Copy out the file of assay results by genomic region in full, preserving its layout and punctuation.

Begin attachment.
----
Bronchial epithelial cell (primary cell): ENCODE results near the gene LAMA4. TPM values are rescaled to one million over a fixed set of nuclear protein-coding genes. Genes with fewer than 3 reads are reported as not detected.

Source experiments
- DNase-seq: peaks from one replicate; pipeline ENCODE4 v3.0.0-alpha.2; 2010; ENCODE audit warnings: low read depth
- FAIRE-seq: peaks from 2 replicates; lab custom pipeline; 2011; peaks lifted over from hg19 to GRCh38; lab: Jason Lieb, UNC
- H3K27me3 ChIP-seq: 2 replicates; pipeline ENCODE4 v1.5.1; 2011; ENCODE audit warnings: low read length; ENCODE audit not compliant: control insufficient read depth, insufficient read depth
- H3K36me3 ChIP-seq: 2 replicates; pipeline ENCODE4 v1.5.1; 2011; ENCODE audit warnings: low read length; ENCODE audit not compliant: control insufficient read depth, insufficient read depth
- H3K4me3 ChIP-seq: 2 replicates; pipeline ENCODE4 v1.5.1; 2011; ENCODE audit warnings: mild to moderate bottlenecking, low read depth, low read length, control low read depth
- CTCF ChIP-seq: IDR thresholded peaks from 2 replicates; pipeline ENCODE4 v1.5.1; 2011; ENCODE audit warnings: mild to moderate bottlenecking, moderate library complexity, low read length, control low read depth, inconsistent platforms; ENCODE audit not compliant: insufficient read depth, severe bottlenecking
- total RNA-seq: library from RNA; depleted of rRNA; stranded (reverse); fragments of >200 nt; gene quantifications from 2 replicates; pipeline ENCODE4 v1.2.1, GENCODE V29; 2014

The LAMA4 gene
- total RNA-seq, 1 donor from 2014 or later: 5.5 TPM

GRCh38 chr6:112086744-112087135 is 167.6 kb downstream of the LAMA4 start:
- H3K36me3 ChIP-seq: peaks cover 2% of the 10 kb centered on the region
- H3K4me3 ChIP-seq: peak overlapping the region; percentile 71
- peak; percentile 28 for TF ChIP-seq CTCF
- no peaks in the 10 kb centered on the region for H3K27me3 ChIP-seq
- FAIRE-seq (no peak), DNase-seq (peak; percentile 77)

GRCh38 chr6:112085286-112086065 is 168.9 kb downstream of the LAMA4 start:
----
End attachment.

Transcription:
Bronchial epithelial cell (primary cell): ENCODE results near the gene LAMA4. TPM values are rescaled to one million over a fixed set of nuclear protein-coding genes. Genes with fewer than 3 reads are reported as not detected.

Source experiments
- DNase-seq: peaks from one replicate; pipeline ENCODE4 v3.0.0-alpha.2; 2010; ENCODE audit warnings: low read depth
- FAIRE-seq: peaks from 2 replicates; lab custom pipeline; 2011; peaks lifted over from hg19 to GRCh38; lab: Jason Lieb, UNC
- H3K27me3 ChIP-seq: 2 replicates; pipeline ENCODE4 v1.5.1; 2011; ENCODE audit warnings: low read length; ENCODE audit not compliant: control insufficient read depth, insufficient read depth
- H3K36me3 ChIP-seq: 2 replicates; pipeline ENCODE4 v1.5.1; 2011; ENCODE audit warnings: low read length; ENCODE audit not compliant: control insufficient read depth, insufficient read depth
- H3K4me3 ChIP-seq: 2 replicates; pipeline ENCODE4 v1.5.1; 2011; ENCODE audit warnings: mild to moderate bottlenecking, low read depth, low read length, control low read depth
- CTCF ChIP-seq: IDR thresholded peaks from 2 replicates; pipeline ENCODE4 v1.5.1; 2011; ENCODE audit warnings: mild to moderate bottlenecking, moderate library complexity, low read length, control low read depth, inconsistent platforms; ENCODE audit not compliant: insufficient read depth, severe bottlenecking
- total RNA-seq: library from RNA; depleted of rRNA; stranded (reverse); fragments of >200 nt; gene quantifications from 2 replicates; pipeline ENCODE4 v1.2.1, GENCODE V29; 2014

The LAMA4 gene
- total RNA-seq, 1 donor from 2014 or later: 5.5 TPM

GRCh38 chr6:112086744-112087135 is 167.6 kb downstream of the LAMA4 start:
- H3K36me3 ChIP-seq: peaks cover 2% of the 10 kb centered on the region
- H3K4me3 ChIP-seq: peak overlapping the region; percentile 71
- peak; percentile 28 for TF ChIP-seq CTCF
- no peaks in the 10 kb centered on the region for H3K27me3 ChIP-seq
- FAIRE-seq (no peak), DNase-seq (peak; percentile 77)

GRCh38 chr6:112085286-112086065 is 168.9 kb downstream of the LAMA4 start: